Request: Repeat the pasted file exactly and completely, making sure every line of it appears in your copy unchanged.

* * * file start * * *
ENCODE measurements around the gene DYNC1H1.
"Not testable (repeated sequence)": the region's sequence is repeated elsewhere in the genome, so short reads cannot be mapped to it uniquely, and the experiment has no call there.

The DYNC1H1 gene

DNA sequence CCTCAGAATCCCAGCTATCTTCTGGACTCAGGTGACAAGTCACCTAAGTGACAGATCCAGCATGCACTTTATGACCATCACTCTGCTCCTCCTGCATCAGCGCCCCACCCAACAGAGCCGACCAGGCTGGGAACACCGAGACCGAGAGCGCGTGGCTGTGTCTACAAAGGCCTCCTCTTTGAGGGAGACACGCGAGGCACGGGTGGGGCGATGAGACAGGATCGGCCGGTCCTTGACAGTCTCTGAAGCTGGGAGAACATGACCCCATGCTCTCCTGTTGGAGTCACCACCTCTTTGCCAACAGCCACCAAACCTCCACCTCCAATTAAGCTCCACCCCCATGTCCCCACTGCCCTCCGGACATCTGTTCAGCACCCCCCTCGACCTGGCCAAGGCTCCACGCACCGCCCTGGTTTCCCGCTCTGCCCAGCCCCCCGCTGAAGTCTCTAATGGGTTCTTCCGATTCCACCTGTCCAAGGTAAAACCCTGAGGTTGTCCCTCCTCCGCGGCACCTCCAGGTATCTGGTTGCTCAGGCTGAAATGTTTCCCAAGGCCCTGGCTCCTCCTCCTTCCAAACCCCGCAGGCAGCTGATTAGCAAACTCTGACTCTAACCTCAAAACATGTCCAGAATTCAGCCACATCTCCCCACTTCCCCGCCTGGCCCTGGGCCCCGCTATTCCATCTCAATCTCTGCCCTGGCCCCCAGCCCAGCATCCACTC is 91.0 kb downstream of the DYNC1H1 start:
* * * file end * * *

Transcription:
ENCODE measurements around the gene DYNC1H1.
"Not testable (repeated sequence)": the region's sequence is repeated elsewhere in the genome, so short reads cannot be mapped to it uniquely, and the experiment has no call there.

The DYNC1H1 gene

DNA sequence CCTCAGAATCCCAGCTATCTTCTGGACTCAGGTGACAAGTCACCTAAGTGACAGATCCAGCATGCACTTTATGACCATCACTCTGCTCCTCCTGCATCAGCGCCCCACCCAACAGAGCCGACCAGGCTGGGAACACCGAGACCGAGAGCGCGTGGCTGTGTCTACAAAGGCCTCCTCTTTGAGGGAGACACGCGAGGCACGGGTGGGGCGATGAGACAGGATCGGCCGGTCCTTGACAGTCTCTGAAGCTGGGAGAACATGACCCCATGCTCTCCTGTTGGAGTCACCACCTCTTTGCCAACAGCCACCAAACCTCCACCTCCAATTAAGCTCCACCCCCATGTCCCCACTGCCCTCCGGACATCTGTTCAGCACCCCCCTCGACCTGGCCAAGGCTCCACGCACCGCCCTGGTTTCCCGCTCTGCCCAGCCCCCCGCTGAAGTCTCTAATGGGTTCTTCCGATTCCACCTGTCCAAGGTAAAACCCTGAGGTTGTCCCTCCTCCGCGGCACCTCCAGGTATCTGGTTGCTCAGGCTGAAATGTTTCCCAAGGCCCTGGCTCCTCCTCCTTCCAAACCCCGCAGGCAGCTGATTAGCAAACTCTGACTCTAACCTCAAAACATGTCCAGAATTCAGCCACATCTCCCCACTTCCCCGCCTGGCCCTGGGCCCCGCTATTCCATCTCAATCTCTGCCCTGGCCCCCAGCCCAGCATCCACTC is 91.0 kb downstream of the DYNC1H1 start: